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Fort Hood Press Center
DATE: June 26, 2012 10:05:41 AM CDT

Practice prevention to avoid accidents this summer

By CRDAMC Public Affairs Office

The key to staying healthy is prevention, not only in medicine but in accident avoidance, too, according to Carl R. Darnall Army Medical Center Safety Office officials.

“Taking even the simplest preventive health care measures can help ensure you stay well and happy,” said Dana Henry, from CRDAMC’s Safety and Occupational Health office. “Taking preventive measures while driving ensures you stay safe and well, too.”

Summer is a heavy travel time, with a lot more cars and motorcycles on the road. While no one can predict an accident, Henry said travelers can prevent and avoid accidents if they stay vigilant in following vehicle safety rules. Some hints to keep in mind while traveling include:

–        Ensure your car or motorcycle is in good operating condition and brakes, brake lights and turn signals are all working properly. Tires should have correct air pressure and adequate tread for good traction on the road. Also, clean windows and mirrors to have a clear view of other traffic.

–        Stay attentive. Scan the road ahead for potential hazards and be alert for any bicycles, motorcycles, pedestrians, potholes and animals that may be on the road as well.

–        Avoid distractions such as texting, making phone calls or checking emails. Eating, smoking, applying makeup or reaching for objects inside the car may seem simple and easy to do, but taking your eyes or attention off of the road for just a few moments could be the difference between life and death. The National Safety Council (NSC) estimates that at least 25 percent of all vehicle accidents result from distracted driving.

–        Everyone in the vehicle should wear a seatbelt at all times. According to the National Highway Traffic Safety Administration (NHTSA), drivers and front seat passengers who buckle up are 45 percent more likely to survive motor vehicle crashes and 50 percent more likely to avoid serious injuries.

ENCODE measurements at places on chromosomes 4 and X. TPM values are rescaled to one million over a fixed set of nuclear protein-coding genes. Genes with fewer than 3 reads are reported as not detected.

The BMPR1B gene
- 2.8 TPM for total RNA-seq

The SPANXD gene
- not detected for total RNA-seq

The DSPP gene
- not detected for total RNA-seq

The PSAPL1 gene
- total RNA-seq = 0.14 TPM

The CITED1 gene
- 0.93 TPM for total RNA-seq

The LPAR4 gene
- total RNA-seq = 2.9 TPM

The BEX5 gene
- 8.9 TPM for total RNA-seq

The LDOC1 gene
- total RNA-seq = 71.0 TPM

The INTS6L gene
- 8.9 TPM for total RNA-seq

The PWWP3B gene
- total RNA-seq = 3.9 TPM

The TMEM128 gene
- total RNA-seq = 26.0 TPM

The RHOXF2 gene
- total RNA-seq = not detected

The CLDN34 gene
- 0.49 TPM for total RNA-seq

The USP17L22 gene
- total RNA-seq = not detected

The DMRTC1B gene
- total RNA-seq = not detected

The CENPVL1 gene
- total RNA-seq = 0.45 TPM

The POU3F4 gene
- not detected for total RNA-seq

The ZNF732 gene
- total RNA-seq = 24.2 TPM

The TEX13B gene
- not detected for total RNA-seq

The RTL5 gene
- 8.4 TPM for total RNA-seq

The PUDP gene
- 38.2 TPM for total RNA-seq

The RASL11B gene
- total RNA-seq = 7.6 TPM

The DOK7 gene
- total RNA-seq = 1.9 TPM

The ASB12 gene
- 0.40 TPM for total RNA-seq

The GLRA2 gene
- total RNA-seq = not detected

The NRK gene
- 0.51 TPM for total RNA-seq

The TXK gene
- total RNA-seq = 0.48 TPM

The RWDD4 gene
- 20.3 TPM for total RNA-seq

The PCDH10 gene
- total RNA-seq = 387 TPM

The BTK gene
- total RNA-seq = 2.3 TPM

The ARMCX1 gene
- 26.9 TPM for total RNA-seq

–        Do not drive impaired. Alcohol is not the only thing that can impair your driving or riding abilities; prescription and illegal drugs can potentially have the same effects. You will be legally charged with a DWI (Driving While Impaired) if your blood alcohol concentration is 0.08 percent or more in all fifty states.

-        Do not drive if you are tired. Fatigue can cloud your ability to make sound judgments. Get the appropriate amount of rest before driving.  If necessary, use a designated driver.

Motorcycle safety continues to be a major concern at Fort Hood, as accidents have increased in the past year, Henry stated.

“Every unit, brigade or command has designated motorcycle mentors who are very instrumental in helping motorcycle riders stay safe. They organize group rides to help junior riders improve their general riding safety and accident prevention skills, plus promote the importance of proper personal protective equipment,” she said. “The non-commissioned officers in the CRDAMC motorcycle mentorship program also reach out to non-riders to make them aware of their role in preventing motorcycle accidents.”

In addition to safe driving guidance, Henry added that there are many vehicle safety courses and training available to further promote accident prevention and foster an environment of safe driving/riding on and off duty. Some courses offered are:

Intermediate Drivers Course

Required for all newly assigned military personnel under 26 years of age. Register through at -

Remedial Driver Training Course

For high risk drivers and/or drivers convicted of an on-post moving violation or at fault in a traffic mishap. Note: for any off post citations, drivers must take remedial driver’s training off post. 

Accident Avoidance Course

This is required for all military or civilians who drive Army motor vehicles and/or GSA vehicles, and it must be repeated every four years. Web-based training is available on the Army Learning Management System (ALMS) website –


Motorcycle Safety Training

Mandatory progressive training includes Basic Rider Course for new riders, Experienced Rider Course for all riders, Military Sports Bike Riders for sport bike riders and Refresher Training for redeployed riders.

For more information visit the III Corps and Fort Hood safety website at or the CRDAMC safety website at



 Motorcycle Safety

Motorcycle safety

Sgt. Rickey Jones, part of CRDAMC’s motorcycle mentorship program, discusses motorcycle safety with Staff Sgt. Kimberly Pearson at his informational display in front of the MEDCEN at CRDAMC’s recent Medical Skills Fair. Jones reached out to non-riders, too, to make them aware of their role in preventing motorcycle accidents. (U.S. Army photo by Patricia Deal, CRDAMC Public Affairs)

For more information contact:
Carl R. Darnall Army Medical Center
Public Affairs Office
(254) 553-1870
Capt. Erin Cooksley
Fort Hood, TX 76544
[email protected]